While suicide prevention month concludes in a few days, suicide will be on the minds of many for the other eleven months of the year. Suicide claims the lives of nearly 40,000 Americans every year and affects the lives of victim’s family, loved ones and entire communities. As the third leading cause of death for young people 10-24 years of age, I as a pediatrician have a duty to ask my teens about suicide and depression. As a separate but potentially related question I also ask about guns in the home. Guns are the leading mechanism of suicide and used in over 50% of all suicides. That is nearly 20,000 suicides with a gun and the suicide rate is rising. Evidence has shown that just the mere presence of a gun in a home increases the risk of suicide.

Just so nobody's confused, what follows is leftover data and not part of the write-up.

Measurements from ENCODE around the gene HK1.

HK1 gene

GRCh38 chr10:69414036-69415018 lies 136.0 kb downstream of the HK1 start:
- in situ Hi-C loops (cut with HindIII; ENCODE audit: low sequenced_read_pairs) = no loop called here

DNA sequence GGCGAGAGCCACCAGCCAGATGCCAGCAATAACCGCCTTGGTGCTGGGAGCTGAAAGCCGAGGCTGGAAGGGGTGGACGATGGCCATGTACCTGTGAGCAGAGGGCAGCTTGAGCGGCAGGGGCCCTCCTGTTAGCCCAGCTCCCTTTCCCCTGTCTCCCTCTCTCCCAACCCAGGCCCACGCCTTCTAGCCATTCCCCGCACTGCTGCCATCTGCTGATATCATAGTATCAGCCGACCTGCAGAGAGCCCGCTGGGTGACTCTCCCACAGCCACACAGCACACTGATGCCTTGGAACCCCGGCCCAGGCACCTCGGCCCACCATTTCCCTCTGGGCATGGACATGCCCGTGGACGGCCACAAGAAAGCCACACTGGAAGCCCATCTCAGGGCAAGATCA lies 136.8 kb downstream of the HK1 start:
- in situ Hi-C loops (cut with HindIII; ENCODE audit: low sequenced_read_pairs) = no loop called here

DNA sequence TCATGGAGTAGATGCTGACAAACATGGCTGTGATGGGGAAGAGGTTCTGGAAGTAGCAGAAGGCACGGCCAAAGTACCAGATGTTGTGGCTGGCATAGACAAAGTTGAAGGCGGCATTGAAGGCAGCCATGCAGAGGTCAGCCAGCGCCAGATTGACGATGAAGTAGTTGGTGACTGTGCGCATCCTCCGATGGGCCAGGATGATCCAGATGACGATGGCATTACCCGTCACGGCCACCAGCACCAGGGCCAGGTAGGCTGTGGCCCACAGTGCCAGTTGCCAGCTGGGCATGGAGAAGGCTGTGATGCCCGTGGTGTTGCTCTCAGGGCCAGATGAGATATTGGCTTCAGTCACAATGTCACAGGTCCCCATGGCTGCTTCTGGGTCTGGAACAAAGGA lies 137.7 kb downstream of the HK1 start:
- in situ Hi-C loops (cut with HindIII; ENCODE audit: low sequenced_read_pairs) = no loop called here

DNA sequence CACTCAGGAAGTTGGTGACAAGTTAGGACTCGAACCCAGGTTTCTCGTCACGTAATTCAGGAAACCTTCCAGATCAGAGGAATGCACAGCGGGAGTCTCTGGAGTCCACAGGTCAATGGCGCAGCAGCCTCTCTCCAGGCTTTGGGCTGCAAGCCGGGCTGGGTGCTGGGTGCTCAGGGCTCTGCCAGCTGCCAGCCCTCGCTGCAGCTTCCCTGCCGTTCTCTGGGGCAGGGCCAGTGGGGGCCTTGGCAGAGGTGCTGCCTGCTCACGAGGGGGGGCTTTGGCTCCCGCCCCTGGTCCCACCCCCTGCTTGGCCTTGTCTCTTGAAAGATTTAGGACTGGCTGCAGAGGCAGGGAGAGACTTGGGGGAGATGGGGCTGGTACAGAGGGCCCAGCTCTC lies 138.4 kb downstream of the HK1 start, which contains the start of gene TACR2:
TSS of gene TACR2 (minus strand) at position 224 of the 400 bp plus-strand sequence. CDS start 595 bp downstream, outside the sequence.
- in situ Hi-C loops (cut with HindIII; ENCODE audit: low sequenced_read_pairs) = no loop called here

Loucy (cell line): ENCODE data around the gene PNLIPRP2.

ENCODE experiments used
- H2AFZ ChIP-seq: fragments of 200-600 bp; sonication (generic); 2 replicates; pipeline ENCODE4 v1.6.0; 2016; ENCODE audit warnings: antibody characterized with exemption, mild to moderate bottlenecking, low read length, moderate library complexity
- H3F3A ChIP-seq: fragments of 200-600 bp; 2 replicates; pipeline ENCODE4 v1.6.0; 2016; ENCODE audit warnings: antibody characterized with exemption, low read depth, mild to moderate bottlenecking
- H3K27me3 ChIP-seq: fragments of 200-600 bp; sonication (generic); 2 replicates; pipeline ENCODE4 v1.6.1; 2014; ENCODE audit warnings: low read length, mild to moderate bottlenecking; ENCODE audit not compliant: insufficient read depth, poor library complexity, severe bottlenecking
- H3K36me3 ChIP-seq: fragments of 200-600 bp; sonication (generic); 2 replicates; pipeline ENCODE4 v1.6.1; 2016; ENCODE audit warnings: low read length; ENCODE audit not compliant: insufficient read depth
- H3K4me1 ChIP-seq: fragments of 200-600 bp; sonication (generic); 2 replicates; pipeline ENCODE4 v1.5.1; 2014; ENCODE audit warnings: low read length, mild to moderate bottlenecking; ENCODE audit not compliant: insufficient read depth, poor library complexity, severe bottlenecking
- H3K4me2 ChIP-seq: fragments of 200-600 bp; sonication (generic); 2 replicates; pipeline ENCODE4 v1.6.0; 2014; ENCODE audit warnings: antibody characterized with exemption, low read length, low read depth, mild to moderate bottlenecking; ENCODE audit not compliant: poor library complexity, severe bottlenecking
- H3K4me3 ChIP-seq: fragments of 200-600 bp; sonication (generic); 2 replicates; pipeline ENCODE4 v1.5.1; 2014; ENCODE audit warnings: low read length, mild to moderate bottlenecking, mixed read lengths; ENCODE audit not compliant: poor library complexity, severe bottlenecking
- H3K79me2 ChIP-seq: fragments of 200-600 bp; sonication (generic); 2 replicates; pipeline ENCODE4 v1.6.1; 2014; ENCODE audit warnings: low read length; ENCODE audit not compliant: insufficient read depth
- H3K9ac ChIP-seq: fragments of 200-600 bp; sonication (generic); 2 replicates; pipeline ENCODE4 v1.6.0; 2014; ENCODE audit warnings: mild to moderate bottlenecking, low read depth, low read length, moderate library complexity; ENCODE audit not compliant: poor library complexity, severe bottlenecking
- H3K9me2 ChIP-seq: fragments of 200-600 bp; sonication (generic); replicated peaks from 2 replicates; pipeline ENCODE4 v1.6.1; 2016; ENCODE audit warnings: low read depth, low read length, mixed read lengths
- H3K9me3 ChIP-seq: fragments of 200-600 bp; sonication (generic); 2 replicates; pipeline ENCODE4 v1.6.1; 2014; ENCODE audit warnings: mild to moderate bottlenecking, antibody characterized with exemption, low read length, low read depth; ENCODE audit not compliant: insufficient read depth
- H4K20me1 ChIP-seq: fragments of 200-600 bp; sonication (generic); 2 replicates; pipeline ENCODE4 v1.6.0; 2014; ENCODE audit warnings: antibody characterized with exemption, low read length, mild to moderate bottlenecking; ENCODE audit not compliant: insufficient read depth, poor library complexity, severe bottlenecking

There are some things we can do to reduce the risk of suicide from guns. Removing the gun from the home is the best way to reduce the risk of gun related injury. This should be a strong consideration if the gun owner or someone else in the home is struggling with mental health problems. If you choose to have a gun in the home keep the gun unloaded and store the gun and ammunition separately. If there are concerns that you or someone you know is at risk of self harm, seek help from a primary care doctor or mental health professional.